How did Russia and the West get here and how do we move forward? (Part 7)

How did Russia and the West get here and how do we move forward? (Part 7)

Anastasia Tkach
The Harriman Institute, Columbia University

Anastasia Tkach (Harriman Institute) offers the next in our series of responses to the current state of Russia-West relations, following her participation in the second UC Module at the Davis Center, Harvard University.

Russia and the West reached their current state of confrontational relations primarily from a lack of mutual understanding. In the post-Cold War era, both sides created their geopolitical views of the world and spheres of influence from differing definitions and beliefs. While the terms ‘democracy’ and ‘universal human rights’ have come from the West and proliferated across the globe, they have been transformed to mean many different things by the nations who use them. Democracy in the West is often tied to the idea of freedom of people, of movement, of trade, and of capital enterprise, while democracy in other parts of the world has come to mean institutions of mass participation and governmental stability. Ideas surrounding revolution and protest in the West have become tied to democratic transformation, while in Russia they are associated with outside interference, chaos, and instability. It is not that either of these conceptualizations is more correct, but that using the same terms to mean very different things has resulted in uncertainty and misunderstanding between Russia and the West.

In addition, there has been a lack of understanding concerning Russia’s place in the post-Cold War order, and its seat amongst the top world leaders. While Russia views itself as an equal to the United States, and as deserving the cooperation and dialogue that accompanies this role, the Unites States no longer considers Russia a major world power of equal stature. This has led to the exclusion of Russia from Western-oriented institutions and a lack of direct communication between the two sides. When Russia views itself as excluded, targeted, and on the defensive, this further pushes it away from the West.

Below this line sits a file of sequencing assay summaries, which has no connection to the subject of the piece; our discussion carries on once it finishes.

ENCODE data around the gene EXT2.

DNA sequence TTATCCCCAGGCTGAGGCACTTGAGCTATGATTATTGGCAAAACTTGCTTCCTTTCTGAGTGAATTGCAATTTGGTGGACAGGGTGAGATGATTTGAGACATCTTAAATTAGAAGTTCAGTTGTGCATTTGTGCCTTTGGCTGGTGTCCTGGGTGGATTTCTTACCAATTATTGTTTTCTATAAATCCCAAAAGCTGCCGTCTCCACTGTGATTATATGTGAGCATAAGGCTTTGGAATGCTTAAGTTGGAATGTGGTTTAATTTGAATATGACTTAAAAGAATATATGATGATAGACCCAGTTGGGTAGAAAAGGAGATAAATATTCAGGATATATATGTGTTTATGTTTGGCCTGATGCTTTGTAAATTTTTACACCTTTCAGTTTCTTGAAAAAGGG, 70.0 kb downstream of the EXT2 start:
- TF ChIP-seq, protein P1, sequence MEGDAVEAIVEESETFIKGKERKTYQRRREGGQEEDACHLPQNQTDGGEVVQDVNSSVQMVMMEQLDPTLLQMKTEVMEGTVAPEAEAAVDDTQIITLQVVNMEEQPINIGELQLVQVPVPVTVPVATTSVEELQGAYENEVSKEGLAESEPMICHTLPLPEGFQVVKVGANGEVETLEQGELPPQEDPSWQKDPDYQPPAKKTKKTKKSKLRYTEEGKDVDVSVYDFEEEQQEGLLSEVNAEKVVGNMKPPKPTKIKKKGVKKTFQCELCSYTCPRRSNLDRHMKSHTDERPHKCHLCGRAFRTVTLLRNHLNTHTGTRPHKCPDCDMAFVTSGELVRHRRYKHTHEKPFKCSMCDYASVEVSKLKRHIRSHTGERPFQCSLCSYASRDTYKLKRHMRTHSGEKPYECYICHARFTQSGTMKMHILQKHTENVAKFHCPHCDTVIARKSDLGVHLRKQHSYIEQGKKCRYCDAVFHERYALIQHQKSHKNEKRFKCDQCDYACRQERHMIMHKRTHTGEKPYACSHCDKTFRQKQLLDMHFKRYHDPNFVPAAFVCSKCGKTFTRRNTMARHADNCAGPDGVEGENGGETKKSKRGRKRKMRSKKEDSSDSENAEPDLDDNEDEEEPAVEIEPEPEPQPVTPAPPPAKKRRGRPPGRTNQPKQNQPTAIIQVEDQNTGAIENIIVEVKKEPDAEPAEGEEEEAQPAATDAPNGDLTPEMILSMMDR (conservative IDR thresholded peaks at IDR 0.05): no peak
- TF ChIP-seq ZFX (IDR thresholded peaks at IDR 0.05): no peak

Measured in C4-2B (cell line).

These differing definitions and global views have led to unfulfilled expectations on either side, further increasing separation and confrontation. What needs to be done in order to bridge these relations is increased cooperation and dialogue between the two sides in order to truly understand each side’s motives, priorities, and potential actions. Russia and the West must find common ground on issues that separate them, as well as find mutual issues and spheres in which to cooperate. Both must carefully define their geopolitical terms, and must use these words purposefully. Gatherings like the University Consortium show how important this dialogue can be, and the continued importance of scholarly trade and communication. To this end, increased visa liberalization across the world could extend ties and increase dialogue and understanding.

Finally, the haze of threat and attack must be cleared from the air and Russia and the West must make way for diplomatic dialogue and action. As long as both sides remain in defensive positions, fearing a physical escalation by one another, dialogue will be marred by base concerns for safety and stability. We must move past this antagonistic point in order to confer as sovereign, equal states, as guaranteed by the international order.